The Infectious Diseases Research Laboratory has a long history of education and innovation in vitro and in vivo investigations of unique antimicrobial therapies, novel patterns of antimicrobial resistance, emerging pathogens, mechanisms of antimicrobial resistance, and, most recently, biofilm-mediated infections. Culture-based methods, molecular techniques, animal models, and human studies are used.
The origins of research in infectious diseases at Mayo can be traced to Dr. Wallace E. Herrell who, among other things, established the clinical efficacy and pharmacokinetics of penicillin. In 1943, he was the first to describe successful penicillin therapy for sulfonamide-resistant gonococcal arthritis (WE Herrell, EN Cook, L Thompson, Journal of the American Medical Association 1943;122:289-92). Dr. Herrell was also the last first assistant to Dr. Charles Mayo. Dr. Joseph E. Geraci later performed a series of landmark studies on bacterial endocarditis and was one of the first to work with the antibiotic vancomycin. The physical laboratory itself was founded circa 1981 by Dr. Walter R. Wilson who, among other accomplishments, worked with experimental animal models of endocarditis. Subsequent to Dr. Wilson, the laboratory was under the directorship of Dr. James M. Steckelberg, current Chair of the Division of Infectious Diseases.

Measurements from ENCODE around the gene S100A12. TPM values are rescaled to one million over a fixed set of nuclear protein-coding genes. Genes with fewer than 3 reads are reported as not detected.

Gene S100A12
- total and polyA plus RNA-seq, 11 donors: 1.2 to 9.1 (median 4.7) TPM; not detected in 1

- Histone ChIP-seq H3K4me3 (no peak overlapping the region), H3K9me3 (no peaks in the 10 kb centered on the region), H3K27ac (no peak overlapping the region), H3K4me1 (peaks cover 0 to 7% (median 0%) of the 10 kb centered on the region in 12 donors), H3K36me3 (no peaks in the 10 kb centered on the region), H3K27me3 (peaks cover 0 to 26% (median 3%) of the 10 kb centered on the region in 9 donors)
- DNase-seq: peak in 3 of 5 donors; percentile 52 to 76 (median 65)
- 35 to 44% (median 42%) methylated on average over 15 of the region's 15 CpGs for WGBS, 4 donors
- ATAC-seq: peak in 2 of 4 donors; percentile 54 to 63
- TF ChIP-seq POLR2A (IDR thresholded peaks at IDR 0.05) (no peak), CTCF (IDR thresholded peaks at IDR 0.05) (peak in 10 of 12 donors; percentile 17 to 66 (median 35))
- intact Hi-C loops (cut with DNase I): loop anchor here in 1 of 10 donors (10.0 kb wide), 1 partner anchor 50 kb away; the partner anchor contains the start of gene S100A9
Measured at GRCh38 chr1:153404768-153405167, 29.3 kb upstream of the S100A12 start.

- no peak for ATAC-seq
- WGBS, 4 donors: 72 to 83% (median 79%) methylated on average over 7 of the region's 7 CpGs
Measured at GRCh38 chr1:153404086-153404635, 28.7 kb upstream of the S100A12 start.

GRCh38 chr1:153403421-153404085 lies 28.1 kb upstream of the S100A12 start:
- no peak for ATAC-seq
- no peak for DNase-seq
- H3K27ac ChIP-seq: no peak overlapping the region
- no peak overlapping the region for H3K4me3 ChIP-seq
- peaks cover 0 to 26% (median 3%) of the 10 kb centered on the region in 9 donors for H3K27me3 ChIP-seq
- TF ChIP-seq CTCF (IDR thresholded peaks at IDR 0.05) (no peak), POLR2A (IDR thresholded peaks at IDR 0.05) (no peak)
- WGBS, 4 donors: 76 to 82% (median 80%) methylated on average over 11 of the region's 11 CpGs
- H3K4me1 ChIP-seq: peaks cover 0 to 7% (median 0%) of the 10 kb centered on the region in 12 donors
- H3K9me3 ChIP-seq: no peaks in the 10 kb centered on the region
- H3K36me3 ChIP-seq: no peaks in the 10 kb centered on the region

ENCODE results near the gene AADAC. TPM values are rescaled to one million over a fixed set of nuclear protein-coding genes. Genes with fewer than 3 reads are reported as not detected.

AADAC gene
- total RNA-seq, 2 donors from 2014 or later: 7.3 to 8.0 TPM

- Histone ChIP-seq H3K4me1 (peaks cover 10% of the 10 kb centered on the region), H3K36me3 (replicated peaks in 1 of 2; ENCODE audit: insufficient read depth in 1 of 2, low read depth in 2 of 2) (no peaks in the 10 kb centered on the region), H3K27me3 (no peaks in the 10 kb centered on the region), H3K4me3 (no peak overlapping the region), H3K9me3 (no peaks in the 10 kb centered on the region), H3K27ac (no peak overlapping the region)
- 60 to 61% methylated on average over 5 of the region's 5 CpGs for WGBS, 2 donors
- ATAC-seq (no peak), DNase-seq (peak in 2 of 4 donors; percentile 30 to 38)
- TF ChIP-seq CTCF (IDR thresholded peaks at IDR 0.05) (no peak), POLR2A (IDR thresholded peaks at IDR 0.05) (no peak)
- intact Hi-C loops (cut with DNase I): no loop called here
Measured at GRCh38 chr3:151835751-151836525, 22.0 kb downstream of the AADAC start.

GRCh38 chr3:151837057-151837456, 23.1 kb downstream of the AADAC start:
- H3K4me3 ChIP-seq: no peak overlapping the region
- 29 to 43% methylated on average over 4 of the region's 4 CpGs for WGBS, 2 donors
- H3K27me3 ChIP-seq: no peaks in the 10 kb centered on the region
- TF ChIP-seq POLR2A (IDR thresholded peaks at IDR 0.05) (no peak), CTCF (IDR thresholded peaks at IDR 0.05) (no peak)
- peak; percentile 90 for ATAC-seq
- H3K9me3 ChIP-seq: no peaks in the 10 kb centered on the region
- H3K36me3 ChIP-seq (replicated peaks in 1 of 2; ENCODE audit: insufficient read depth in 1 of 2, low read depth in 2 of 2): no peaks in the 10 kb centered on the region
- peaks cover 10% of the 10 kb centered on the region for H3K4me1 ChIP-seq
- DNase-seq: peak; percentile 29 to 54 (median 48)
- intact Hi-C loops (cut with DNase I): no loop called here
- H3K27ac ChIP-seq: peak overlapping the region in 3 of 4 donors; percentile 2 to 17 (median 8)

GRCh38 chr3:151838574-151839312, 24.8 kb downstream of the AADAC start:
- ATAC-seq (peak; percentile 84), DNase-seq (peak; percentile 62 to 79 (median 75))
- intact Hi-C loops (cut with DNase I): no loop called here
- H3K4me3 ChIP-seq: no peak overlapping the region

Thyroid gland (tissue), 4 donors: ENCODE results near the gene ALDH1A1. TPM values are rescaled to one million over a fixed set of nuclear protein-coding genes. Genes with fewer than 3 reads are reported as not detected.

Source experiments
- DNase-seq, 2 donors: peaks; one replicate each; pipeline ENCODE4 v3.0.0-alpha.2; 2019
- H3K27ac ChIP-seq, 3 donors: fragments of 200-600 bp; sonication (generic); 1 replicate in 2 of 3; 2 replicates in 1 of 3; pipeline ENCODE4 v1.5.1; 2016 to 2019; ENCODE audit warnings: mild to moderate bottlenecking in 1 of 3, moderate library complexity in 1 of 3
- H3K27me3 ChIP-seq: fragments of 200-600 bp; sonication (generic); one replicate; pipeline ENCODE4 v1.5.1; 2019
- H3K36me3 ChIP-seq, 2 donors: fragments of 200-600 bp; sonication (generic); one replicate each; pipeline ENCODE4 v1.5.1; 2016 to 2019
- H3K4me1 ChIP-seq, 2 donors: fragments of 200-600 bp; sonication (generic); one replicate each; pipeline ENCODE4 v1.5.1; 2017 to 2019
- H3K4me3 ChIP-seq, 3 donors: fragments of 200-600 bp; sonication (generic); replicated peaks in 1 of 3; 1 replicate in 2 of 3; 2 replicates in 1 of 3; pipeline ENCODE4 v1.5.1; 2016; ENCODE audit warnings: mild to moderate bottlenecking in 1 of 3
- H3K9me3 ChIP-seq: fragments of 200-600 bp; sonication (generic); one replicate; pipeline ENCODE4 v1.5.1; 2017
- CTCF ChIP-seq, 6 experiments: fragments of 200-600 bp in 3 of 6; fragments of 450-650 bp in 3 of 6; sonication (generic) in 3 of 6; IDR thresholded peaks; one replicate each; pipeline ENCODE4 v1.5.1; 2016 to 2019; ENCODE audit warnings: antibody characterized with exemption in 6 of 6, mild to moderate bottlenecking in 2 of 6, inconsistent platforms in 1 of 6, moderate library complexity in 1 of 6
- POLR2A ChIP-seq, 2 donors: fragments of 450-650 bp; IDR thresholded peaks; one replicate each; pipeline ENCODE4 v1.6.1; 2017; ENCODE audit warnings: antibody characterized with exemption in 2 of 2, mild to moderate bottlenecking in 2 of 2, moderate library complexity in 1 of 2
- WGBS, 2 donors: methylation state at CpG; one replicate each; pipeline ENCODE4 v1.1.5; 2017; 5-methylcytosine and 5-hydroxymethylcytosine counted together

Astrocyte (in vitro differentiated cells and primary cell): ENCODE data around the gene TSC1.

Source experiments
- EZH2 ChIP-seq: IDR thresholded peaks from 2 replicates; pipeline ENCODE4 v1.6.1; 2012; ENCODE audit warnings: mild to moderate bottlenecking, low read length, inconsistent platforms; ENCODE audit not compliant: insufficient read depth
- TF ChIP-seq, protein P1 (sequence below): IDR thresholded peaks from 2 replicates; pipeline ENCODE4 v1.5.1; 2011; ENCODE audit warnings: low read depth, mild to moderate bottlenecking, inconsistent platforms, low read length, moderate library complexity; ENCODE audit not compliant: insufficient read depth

The laboratory’s present day focus is on microbial biofilms. Biofilms are a unique state of existence preferentially employed by microorganisms in most environments; they are involved in two thirds of human infections, rendering them of enormous public health relevance. Biofilms protect microorganisms from environmental stresses, currently available antimicrobial agents and host immune defenses. Understanding mechanisms of biofilm formation will enable novel therapeutic and preventive strategies for the recalcitrant diseases (e.g., prosthetic joint infection, endocarditis, catheter-associated infection) with which biofilms are associated.
We have a series of studies ongoing wherein we are developing novel diagnostics for orthopaedic device-related infection. We are characterizing mechanisms of biofilm formation in the recently recognized pathogen, Staphylococcus lugdunensis. And, we are investigating novel approaches to the therapy of biofilm-mediated infections.
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